The Growing Importance of African American Teachers

Technical education also needs African American Teachers. The enrollment and preservation of Black students is greatly needed who can become role models for the increasing number of African American students in colleges and universities in Texas.Black role models are also greatly needed to strengthen the technology in teaching fields and its respective teaching field and its respective professional associations.  Increasing the number of minority teachers in technical institutions which would lead to positive results in enrollment. Although these are very commendable objective, goals for sustained progress must be made for Black Students.  The importance of the retention of Black students is very essential for the progression of African American students because of the increase in the population of African Americans. The percentage of black high school graduates 24 years old or younger that were enrolled in or had completed one or more years of college rose from 35 percent to 48 percent Recent figures indicate that, in 1986, the rate for blacks rose to 47 percent. Black students are concentrated in community colleges and are far less likely than white students to complete a degree, February 8). Several colleges and universities have implemented retention programs for African Americans. Programs initiated at colleges in Texas focus on raising the academic skills of black high school juniors.  Summer programs of the five-week term are implemented in an attempt to increase the pool of eligible high school seniors and attract them to colleges.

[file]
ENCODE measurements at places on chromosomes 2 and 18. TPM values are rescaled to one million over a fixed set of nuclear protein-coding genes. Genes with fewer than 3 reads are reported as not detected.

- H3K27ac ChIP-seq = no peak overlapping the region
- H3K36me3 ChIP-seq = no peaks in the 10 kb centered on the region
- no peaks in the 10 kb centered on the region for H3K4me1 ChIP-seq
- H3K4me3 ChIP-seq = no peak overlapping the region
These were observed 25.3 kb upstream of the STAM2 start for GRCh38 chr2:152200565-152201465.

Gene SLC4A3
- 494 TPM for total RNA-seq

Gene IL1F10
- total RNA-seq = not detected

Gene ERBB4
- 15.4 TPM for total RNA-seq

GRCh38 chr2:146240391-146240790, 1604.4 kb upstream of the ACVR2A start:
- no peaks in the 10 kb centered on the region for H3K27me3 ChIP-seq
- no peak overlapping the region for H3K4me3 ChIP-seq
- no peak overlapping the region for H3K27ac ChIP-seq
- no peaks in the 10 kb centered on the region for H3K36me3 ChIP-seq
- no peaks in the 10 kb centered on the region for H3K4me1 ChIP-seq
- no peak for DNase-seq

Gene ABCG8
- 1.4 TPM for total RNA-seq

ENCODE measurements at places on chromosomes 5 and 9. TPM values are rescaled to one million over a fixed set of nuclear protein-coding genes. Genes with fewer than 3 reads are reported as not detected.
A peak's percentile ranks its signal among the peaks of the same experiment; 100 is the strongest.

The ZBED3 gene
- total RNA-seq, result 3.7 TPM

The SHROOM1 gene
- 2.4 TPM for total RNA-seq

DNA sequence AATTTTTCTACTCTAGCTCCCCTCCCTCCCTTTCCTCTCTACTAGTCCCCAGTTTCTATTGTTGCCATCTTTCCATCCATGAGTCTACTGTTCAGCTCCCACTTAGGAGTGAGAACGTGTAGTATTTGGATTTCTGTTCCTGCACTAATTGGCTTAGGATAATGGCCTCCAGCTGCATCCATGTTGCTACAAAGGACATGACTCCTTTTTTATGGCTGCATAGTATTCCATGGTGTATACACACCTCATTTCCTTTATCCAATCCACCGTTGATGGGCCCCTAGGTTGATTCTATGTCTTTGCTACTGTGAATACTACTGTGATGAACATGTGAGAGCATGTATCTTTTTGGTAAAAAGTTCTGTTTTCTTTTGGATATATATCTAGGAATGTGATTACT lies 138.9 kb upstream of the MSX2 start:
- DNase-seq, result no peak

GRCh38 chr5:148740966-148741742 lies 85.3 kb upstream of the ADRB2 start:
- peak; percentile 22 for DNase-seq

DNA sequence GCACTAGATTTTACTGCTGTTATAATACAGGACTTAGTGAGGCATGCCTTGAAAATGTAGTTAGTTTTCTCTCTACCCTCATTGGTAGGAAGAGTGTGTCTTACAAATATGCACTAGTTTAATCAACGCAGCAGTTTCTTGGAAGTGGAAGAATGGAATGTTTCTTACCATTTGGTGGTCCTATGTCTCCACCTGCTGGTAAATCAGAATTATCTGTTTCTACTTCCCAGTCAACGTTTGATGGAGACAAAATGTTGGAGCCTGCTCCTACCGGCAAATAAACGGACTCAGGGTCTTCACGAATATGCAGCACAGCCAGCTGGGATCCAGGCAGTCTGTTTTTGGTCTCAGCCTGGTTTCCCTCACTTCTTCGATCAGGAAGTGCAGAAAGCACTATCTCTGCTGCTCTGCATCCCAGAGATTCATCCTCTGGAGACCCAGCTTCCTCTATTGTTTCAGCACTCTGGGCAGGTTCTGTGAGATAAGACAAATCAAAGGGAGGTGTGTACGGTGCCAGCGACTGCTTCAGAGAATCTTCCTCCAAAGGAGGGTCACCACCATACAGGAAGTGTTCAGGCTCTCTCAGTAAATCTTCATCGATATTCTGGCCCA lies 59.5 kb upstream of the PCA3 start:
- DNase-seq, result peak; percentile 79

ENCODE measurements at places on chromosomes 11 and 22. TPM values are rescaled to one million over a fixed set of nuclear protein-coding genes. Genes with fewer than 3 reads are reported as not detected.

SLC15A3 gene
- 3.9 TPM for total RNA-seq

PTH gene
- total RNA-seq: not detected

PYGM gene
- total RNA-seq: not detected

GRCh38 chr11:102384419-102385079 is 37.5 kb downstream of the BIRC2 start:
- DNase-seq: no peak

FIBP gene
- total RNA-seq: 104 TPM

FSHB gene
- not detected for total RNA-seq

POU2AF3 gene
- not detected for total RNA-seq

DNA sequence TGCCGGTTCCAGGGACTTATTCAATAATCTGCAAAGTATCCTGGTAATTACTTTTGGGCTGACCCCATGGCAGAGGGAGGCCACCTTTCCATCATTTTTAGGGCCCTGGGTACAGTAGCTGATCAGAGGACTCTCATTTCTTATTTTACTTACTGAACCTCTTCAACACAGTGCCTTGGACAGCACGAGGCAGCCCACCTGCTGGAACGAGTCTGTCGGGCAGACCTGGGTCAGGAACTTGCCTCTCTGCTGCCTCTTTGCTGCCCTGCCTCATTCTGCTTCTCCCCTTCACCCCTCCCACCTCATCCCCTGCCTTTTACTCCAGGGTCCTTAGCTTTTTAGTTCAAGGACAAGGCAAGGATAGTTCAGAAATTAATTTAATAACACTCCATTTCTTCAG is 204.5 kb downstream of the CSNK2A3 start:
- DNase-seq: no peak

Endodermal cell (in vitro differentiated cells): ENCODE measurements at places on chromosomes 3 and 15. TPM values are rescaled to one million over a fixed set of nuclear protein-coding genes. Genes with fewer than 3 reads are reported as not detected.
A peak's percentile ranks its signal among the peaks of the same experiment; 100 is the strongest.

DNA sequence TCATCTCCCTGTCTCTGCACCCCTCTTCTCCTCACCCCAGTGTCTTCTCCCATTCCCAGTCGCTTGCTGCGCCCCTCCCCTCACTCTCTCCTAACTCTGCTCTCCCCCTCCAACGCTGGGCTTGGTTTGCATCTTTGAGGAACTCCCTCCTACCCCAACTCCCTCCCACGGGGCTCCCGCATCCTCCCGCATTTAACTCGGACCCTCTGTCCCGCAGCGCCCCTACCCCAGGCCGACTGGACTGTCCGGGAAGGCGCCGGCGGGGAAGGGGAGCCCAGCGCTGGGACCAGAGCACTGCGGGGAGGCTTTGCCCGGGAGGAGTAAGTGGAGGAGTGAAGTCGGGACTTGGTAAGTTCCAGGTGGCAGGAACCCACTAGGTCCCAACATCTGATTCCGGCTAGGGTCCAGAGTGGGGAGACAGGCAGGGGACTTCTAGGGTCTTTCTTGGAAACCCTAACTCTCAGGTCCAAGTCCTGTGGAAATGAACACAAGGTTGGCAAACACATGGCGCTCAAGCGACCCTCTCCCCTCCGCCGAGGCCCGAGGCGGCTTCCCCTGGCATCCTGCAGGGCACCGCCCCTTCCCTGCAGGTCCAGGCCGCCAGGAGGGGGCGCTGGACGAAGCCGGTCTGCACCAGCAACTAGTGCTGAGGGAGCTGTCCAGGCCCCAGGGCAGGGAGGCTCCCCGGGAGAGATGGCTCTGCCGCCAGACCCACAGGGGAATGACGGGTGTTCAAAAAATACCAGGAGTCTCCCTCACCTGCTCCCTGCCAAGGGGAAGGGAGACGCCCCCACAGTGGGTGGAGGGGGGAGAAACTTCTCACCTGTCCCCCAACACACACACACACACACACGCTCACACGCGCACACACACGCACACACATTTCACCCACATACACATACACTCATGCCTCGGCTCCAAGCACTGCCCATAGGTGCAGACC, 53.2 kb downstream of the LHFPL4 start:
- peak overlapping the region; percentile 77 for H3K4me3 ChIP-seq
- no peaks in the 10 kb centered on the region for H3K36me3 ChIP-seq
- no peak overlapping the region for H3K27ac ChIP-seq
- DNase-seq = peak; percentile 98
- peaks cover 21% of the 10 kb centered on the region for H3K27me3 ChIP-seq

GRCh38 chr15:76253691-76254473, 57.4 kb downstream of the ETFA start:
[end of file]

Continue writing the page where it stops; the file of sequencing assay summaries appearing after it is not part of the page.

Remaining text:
If these students enroll as freshmen in colleges they are attached to academic advisors who help the students with the changeover to college Other colleges also suffered serious setbacks in the number of minority students.  In an attempt to overcome this issue, these institutions created special mailings for minority students, conducted telephone contacts, issued personal invitations to campus receptions, and established a scholarship program for high ability  Black students, and initiated a seminar for minority high school students and their counselors Much at retention has focused on tutorial assistance and additional counseling for minority students. The programs began in 1974 as a result of low enrollment levels of black students in the schools of engineering and technology.  The program is funded through a combination of private and university funding Statistics from the Texas State Board of Education, and has indicated that African American students comprised 30.4% of Texas student population in 1984). Texas Tech University formed a partnership with a public school district in an effort to recruit and retain Black students.

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